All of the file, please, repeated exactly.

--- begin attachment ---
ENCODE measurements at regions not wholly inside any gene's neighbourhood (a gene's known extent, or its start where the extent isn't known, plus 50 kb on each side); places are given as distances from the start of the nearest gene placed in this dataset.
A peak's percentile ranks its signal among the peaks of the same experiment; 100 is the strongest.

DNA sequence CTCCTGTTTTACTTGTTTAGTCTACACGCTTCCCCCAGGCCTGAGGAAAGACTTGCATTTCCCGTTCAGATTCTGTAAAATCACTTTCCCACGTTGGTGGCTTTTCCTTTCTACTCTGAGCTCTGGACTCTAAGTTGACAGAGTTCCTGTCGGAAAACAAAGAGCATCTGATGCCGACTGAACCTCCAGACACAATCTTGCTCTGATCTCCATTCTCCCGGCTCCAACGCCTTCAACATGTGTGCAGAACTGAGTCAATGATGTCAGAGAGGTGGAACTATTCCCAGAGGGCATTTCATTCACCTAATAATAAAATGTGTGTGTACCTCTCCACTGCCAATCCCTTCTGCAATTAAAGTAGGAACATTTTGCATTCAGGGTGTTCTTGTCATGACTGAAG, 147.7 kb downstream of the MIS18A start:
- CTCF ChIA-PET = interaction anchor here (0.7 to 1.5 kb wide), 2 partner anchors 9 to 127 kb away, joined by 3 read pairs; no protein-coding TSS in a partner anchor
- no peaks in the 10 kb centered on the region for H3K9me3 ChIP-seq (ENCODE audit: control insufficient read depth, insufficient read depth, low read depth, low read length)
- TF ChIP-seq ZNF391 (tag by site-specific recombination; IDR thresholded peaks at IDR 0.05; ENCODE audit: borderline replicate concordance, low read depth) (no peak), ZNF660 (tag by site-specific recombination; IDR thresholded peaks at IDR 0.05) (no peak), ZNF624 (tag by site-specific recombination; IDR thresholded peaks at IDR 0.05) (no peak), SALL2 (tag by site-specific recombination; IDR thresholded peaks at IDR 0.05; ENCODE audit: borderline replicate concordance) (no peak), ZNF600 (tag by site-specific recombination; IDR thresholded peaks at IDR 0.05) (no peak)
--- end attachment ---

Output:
ENCODE measurements at regions not wholly inside any gene's neighbourhood (a gene's known extent, or its start where the extent isn't known, plus 50 kb on each side); places are given as distances from the start of the nearest gene placed in this dataset.
A peak's percentile ranks its signal among the peaks of the same experiment; 100 is the strongest.

DNA sequence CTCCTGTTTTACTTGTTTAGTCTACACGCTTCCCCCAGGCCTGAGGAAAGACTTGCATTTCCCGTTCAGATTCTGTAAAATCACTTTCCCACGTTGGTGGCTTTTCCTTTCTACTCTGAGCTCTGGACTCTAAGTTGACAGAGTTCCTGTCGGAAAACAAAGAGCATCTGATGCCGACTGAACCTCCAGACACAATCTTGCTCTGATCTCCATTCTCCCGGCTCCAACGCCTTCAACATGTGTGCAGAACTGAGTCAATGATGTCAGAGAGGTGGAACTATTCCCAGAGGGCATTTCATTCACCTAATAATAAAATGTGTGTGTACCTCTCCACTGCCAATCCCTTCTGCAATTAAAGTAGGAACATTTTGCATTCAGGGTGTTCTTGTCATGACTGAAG, 147.7 kb downstream of the MIS18A start:
- CTCF ChIA-PET = interaction anchor here (0.7 to 1.5 kb wide), 2 partner anchors 9 to 127 kb away, joined by 3 read pairs; no protein-coding TSS in a partner anchor
- no peaks in the 10 kb centered on the region for H3K9me3 ChIP-seq (ENCODE audit: control insufficient read depth, insufficient read depth, low read depth, low read length)
- TF ChIP-seq ZNF391 (tag by site-specific recombination; IDR thresholded peaks at IDR 0.05; ENCODE audit: borderline replicate concordance, low read depth) (no peak), ZNF660 (tag by site-specific recombination; IDR thresholded peaks at IDR 0.05) (no peak), ZNF624 (tag by site-specific recombination; IDR thresholded peaks at IDR 0.05) (no peak), SALL2 (tag by site-specific recombination; IDR thresholded peaks at IDR 0.05; ENCODE audit: borderline replicate concordance) (no peak), ZNF600 (tag by site-specific recombination; IDR thresholded peaks at IDR 0.05) (no peak)